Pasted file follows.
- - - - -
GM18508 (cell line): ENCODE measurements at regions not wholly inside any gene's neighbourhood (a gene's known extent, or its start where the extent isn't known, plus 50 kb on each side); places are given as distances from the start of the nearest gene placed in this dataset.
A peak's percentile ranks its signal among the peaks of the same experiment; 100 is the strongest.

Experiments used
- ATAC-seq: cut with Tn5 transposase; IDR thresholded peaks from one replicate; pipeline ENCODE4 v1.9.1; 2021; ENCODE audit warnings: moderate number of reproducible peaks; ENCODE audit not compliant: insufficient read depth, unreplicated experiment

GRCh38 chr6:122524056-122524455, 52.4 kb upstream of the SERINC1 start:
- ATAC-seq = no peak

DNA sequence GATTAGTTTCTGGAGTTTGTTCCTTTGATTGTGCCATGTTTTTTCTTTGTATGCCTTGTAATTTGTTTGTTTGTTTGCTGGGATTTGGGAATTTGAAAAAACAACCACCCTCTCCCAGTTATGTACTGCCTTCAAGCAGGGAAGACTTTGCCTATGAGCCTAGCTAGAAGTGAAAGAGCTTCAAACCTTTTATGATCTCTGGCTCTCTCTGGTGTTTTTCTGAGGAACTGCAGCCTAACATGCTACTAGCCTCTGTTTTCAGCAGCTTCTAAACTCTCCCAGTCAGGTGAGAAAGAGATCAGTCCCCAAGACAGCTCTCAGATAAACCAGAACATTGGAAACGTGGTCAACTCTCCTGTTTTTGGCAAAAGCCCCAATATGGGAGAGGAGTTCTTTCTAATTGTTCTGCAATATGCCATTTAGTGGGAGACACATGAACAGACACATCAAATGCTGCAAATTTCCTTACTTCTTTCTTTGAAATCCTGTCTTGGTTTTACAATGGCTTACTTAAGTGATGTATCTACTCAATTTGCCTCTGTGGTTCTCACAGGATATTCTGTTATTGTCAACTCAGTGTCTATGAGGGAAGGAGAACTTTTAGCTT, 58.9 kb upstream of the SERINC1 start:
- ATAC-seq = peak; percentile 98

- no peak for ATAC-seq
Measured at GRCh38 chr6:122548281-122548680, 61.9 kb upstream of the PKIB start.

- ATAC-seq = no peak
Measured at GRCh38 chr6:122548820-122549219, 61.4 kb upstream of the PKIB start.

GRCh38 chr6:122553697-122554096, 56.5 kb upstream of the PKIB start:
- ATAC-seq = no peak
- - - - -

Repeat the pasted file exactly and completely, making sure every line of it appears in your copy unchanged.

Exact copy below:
GM18508 (cell line): ENCODE measurements at regions not wholly inside any gene's neighbourhood (a gene's known extent, or its start where the extent isn't known, plus 50 kb on each side); places are given as distances from the start of the nearest gene placed in this dataset.
A peak's percentile ranks its signal among the peaks of the same experiment; 100 is the strongest.

Experiments used
- ATAC-seq: cut with Tn5 transposase; IDR thresholded peaks from one replicate; pipeline ENCODE4 v1.9.1; 2021; ENCODE audit warnings: moderate number of reproducible peaks; ENCODE audit not compliant: insufficient read depth, unreplicated experiment

GRCh38 chr6:122524056-122524455, 52.4 kb upstream of the SERINC1 start:
- ATAC-seq = no peak

DNA sequence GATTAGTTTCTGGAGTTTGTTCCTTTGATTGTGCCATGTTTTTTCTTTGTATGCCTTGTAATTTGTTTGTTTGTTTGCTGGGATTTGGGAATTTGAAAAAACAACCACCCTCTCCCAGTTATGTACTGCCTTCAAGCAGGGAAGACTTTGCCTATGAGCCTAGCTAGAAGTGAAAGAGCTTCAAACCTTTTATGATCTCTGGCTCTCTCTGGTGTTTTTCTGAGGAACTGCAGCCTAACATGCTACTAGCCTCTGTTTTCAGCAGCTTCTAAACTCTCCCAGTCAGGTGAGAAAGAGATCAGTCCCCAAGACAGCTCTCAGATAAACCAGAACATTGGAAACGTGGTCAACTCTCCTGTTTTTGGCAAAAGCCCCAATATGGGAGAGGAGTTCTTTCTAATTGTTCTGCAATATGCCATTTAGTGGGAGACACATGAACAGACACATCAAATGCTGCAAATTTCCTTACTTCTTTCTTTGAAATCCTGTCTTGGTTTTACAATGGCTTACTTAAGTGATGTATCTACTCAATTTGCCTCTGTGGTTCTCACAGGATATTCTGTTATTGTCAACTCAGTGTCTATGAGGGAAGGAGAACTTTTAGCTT, 58.9 kb upstream of the SERINC1 start:
- ATAC-seq = peak; percentile 98

- no peak for ATAC-seq
Measured at GRCh38 chr6:122548281-122548680, 61.9 kb upstream of the PKIB start.

- ATAC-seq = no peak
Measured at GRCh38 chr6:122548820-122549219, 61.4 kb upstream of the PKIB start.

GRCh38 chr6:122553697-122554096, 56.5 kb upstream of the PKIB start:
- ATAC-seq = no peak